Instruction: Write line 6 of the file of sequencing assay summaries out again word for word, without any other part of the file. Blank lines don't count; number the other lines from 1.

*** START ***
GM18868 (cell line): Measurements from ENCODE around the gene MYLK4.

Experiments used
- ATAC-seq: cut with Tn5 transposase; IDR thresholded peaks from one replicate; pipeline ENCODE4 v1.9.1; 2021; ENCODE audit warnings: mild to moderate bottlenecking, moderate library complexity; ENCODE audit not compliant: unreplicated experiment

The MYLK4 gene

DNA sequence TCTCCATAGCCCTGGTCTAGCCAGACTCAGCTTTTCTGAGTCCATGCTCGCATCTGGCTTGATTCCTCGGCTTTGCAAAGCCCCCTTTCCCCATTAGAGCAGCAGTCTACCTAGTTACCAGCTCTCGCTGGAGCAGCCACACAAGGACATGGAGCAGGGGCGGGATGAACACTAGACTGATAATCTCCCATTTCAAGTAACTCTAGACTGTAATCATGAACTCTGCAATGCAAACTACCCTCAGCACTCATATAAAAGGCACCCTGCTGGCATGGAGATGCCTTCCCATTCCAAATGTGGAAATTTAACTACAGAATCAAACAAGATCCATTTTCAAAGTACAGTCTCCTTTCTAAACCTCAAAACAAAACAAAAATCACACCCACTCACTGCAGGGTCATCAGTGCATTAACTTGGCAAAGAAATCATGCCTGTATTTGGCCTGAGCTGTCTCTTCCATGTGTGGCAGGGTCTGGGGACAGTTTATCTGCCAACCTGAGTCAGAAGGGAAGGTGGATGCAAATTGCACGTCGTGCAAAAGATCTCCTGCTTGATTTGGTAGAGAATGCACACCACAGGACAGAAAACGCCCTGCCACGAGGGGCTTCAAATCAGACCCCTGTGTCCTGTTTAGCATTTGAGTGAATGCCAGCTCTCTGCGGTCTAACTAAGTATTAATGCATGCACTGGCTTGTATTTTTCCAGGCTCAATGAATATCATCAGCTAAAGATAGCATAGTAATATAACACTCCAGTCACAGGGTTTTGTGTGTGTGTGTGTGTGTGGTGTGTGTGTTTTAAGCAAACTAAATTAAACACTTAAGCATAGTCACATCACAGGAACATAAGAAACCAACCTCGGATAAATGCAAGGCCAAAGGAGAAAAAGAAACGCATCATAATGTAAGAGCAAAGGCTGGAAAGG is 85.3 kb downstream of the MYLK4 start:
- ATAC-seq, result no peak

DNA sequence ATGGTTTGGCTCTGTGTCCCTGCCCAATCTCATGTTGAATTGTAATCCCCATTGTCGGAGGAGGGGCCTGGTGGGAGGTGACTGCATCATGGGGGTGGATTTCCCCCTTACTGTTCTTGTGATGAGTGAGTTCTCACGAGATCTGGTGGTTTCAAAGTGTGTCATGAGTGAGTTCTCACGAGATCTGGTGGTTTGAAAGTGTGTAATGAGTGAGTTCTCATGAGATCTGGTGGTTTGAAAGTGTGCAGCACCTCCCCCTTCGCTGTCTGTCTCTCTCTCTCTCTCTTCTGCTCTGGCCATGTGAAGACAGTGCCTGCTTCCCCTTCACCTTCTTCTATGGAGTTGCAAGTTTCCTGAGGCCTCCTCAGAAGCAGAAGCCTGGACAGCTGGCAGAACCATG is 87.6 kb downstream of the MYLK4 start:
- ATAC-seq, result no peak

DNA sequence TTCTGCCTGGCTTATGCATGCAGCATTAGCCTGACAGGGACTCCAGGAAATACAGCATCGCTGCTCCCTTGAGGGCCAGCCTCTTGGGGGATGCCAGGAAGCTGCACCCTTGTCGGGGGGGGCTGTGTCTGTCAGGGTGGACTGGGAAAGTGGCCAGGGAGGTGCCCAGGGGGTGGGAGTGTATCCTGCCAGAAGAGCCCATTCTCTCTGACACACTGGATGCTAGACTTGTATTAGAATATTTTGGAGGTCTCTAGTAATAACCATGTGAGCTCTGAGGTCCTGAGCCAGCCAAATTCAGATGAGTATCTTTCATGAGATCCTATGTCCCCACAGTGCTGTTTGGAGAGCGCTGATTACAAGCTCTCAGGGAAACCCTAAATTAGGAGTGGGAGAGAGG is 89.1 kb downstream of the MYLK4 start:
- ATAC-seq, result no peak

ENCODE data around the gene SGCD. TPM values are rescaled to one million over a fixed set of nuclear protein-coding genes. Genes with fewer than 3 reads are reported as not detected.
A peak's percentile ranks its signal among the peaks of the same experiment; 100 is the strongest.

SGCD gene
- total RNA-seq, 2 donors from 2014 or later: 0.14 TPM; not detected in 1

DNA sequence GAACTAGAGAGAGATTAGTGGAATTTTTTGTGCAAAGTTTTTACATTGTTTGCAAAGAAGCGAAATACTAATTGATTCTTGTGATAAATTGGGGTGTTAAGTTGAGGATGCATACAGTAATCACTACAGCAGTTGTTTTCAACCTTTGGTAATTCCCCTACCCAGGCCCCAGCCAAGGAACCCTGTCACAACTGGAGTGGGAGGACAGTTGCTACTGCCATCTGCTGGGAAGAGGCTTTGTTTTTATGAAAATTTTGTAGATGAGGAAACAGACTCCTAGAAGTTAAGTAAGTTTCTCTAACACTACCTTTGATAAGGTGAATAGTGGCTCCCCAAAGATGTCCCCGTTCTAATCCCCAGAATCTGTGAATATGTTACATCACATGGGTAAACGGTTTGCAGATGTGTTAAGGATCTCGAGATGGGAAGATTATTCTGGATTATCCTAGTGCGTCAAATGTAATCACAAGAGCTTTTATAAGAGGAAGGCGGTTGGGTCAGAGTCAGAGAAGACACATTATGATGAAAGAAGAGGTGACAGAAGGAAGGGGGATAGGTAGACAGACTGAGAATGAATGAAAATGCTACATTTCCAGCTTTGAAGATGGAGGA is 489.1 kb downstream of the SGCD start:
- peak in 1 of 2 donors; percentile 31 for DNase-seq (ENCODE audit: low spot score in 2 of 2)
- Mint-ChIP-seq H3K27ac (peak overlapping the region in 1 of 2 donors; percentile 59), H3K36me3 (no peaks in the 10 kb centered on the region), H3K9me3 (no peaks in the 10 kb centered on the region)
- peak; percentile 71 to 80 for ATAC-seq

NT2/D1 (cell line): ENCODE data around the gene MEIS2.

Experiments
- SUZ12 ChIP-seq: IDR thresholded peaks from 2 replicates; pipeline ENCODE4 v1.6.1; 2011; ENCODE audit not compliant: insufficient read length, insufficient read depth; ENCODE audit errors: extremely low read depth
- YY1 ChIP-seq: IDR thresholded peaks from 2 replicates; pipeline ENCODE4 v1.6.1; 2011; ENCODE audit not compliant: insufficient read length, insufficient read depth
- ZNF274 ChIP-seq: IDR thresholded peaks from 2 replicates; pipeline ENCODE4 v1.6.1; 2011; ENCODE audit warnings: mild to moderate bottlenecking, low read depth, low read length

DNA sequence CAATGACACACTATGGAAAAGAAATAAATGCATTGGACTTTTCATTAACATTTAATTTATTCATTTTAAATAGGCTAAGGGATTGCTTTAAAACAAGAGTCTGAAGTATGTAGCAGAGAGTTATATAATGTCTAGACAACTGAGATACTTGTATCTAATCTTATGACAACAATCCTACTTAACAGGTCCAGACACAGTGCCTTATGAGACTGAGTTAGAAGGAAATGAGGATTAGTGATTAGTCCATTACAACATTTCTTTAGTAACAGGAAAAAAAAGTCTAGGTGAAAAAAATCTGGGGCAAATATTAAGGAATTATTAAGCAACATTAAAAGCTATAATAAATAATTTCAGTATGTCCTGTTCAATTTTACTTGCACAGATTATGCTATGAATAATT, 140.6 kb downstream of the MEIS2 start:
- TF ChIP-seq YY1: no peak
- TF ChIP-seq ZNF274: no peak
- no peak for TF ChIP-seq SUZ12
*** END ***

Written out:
- ATAC-seq, result no peak